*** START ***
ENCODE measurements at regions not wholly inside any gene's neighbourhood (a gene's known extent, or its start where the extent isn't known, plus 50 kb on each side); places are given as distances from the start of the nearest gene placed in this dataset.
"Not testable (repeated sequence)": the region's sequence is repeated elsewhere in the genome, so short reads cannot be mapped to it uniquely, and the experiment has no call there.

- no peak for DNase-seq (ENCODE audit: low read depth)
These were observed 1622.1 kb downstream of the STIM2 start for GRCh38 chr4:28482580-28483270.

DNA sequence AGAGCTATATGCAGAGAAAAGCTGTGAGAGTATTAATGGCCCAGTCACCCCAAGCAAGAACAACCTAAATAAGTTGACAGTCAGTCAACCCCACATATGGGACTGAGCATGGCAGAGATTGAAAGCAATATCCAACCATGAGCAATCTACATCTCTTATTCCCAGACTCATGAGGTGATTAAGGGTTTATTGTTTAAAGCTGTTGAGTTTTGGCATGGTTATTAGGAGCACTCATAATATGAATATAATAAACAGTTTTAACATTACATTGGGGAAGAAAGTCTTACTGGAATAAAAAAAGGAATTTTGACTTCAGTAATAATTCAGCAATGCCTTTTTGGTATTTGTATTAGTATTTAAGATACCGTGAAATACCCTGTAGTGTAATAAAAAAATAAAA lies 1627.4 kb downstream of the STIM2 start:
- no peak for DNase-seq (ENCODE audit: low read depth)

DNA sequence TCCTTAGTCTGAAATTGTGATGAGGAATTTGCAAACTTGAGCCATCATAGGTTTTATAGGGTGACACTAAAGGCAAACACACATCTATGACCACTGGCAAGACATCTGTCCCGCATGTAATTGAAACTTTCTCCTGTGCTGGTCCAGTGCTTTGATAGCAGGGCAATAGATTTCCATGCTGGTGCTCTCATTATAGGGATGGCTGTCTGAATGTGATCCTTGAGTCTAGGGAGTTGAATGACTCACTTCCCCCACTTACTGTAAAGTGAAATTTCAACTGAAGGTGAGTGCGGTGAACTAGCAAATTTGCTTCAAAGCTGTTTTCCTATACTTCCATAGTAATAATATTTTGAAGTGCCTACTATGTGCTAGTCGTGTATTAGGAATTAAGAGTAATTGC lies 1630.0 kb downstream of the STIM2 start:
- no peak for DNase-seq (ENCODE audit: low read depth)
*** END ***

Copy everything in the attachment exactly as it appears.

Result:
ENCODE measurements at regions not wholly inside any gene's neighbourhood (a gene's known extent, or its start where the extent isn't known, plus 50 kb on each side); places are given as distances from the start of the nearest gene placed in this dataset.
"Not testable (repeated sequence)": the region's sequence is repeated elsewhere in the genome, so short reads cannot be mapped to it uniquely, and the experiment has no call there.

- no peak for DNase-seq (ENCODE audit: low read depth)
These were observed 1622.1 kb downstream of the STIM2 start for GRCh38 chr4:28482580-28483270.

DNA sequence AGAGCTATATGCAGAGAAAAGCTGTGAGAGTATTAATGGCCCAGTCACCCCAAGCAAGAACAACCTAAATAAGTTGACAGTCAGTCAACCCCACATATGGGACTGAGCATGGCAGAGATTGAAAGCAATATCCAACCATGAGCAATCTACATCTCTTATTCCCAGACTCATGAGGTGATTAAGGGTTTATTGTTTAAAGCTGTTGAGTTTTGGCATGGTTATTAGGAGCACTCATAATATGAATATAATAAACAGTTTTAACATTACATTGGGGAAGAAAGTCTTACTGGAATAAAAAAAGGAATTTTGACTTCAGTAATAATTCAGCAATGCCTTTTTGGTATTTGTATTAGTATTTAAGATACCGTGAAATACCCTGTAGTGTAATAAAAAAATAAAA lies 1627.4 kb downstream of the STIM2 start:
- no peak for DNase-seq (ENCODE audit: low read depth)

DNA sequence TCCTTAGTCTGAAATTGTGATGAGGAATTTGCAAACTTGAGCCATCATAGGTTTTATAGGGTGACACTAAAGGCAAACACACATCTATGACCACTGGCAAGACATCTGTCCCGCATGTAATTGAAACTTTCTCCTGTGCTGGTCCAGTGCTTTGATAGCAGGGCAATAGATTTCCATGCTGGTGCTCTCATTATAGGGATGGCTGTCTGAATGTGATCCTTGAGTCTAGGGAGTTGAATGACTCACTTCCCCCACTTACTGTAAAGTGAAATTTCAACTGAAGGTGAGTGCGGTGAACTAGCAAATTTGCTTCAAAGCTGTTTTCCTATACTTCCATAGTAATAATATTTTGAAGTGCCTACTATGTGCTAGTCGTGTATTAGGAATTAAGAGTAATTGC lies 1630.0 kb downstream of the STIM2 start:
- no peak for DNase-seq (ENCODE audit: low read depth)